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Adult-Onset Still’s Disease

Last updated April 28, 2018

Adult-Onset Still’s Disease (AOSD) is a rare condition that may affect several parts of the body. It is considered to be an auto-inflammatory condition that affects young and middle-aged adults.


What are the other Names for this Condition? (Also known as/Synonyms)

  • Adult Still’s Disease
  • AOSD (Adult-Onset Still’s Disease)
  • Wissler-Fanconi Syndrome

What is Adult-Onset Still’s Disease? (Definition/Background Information)

  • Adult-Onset Still’s Disease (AOSD) is a rare condition that may affect several parts of the body. It is considered to be an auto-inflammatory condition that affects young and middle-aged adults
  • The condition is marked by a set of 3 characteristic symptoms consisting of high fevers, joint pain, and salmon-colored rashes on the skin. The symptoms may ‘come and go’, meaning that some individuals may remain without symptoms for many months or even years
  • It is reported that Adult-Onset Still’s Disease can progress in the following 3 diverse ways:
    • Monophasic AOSD: The symptoms are present for a period lasting less than 1 year  
    • Intermittent AOSD: The affected individual experiences multiple flare-ups, with periods of full remission in between each episode (remaining symptom-free for over 3 months)
    • Chronic AOSD: The disease is permanent and there are no periods of remission 
  • The complications of Adult-Onset Still’s Disease include the involvement and inflammation of many vital organs in the body, including the heart, kidney, and lungs, causing associated signs and symptoms
  • Adult-Onset Still’s Disease is treated symptomatically, since it is presently an incurable condition. Often, a combination of medications (including steroid therapy, if necessary) may be recommended by the healthcare provider
  • The prognosis of Adult-Onset Still’s Disease depends on the severity of the signs and symptoms and may be assessed on a case-by-case manner. Individuals showing involvement of the vital organs may have poorer prognosis

Who gets Adult-Onset Still’s Disease? (Age and Sex Distribution)

  • A bimodal distribution pattern is observed for Adult-Onset Still’s Disease. Most cases are observed in the 15-25 years’ and 36-46 years’ age group. But, the condition may occur at any age in adults
  • Both males and females are equally affected
  • All racial and ethnic groups may be at risk and no specific predilection is noted
  • An incidence of 1.6 new cases per million population is reported; and, the prevalence of AOSD is about 15 cases per million population

What are the Risk Factors for Adult-Onset Still’s Disease? (Predisposing Factors)

  • No specific risk factors for Adult-Onset Still’s Disease have been observed. The condition is not likely to be hereditary (meaning a family history has not been reported)
  • Young and middle-aged adults have the highest risk for AOSD, among all other age groups

It is important to note that having a risk factor does not mean that one will get the condition. A risk factor increases one’s chances of getting a condition compared to an individual without the risk factors. Some risk factors are more important than others.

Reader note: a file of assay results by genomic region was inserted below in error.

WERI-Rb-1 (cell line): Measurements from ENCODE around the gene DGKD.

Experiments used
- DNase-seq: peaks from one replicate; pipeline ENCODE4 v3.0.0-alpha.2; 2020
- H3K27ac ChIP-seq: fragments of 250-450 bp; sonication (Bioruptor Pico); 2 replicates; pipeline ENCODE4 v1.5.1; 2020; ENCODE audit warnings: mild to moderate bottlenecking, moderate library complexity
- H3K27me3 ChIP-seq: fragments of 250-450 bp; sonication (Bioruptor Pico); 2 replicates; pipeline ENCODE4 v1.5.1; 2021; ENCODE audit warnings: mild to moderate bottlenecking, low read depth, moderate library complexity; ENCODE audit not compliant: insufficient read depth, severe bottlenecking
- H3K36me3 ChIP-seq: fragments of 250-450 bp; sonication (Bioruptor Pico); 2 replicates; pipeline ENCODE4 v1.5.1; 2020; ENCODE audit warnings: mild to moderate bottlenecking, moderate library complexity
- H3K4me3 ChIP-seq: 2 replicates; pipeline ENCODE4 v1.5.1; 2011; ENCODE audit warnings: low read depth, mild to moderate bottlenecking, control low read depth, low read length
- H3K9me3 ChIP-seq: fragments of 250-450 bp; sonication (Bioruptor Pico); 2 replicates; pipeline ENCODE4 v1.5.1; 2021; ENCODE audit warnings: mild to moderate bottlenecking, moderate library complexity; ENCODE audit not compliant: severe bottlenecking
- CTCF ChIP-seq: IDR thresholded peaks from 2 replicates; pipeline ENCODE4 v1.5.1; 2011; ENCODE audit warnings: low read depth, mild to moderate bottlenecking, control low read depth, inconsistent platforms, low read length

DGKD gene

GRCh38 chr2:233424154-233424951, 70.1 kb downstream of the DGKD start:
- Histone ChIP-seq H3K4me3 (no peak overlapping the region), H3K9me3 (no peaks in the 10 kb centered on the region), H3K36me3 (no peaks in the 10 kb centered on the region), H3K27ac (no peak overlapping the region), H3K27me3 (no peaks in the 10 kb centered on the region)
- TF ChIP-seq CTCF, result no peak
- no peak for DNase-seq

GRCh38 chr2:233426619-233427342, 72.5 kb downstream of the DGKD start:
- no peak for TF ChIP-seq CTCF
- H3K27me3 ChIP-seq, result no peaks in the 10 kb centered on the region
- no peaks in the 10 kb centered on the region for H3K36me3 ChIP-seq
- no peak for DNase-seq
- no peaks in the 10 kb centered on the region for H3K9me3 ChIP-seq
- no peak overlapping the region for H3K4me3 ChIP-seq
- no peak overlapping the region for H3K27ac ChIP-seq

Also, not having a risk factor does not mean that an individual will not get the condition. It is always important to discuss the effect of risk factors with your healthcare provider.

What are the Causes of Adult-Onset Still’s Disease? (Etiology)

There is no known definitive cause for Adult-Onset Still’s Disease.

  • It is thought to be triggered by a viral or bacterial infection, causing an abnormal immune response in the body. Such infections may include Lyme disease and infectious mononucleosis
  • Some researchers consider it to be an adult form of systemic juvenile rheumatoid arthritis

What are the Signs and Symptoms of Adult-Onset Still’s Disease?

The key signs and symptoms of Adult-Onset Still’s Disease including the following:

  • High fever; the fevers are usually high-spiking fevers, typically seen during late afternoons or early evenings
  • Joint pain: Joints may be achy, swollen, and stiff (especially knees, wrists, ankles, elbows, hands, and shoulders)
  • Salmon-colored skin rash (usually on the chest and back) that may come and go with the fever; the rashes are bumpy or flat and non-itchy

The other signs and symptoms may include:

  • Muscle pain, that may come and go with the fever
  • Sore throat
  • Swollen lymph nodes (lymphadenopathy), especially in the neck region
  • In some cases, enlarged liver or spleen (hepatomegaly or splenomegaly respectively)
  • Enlarged lining of the heart or lungs
  • Symptoms and complications are directly related to inflammation of affected body parts

The signs and symptoms of AOSD can vary from one individual to another.

  • Some individuals may have a single episode of signs and symptoms and the condition may never recur
  • In some, the symptoms come and go. In some of these individuals, the condition may be asymptomatic between episodes, for months to years sometimes
  • Also, because of the variability in the symptoms, the condition may go undiagnosed in some individuals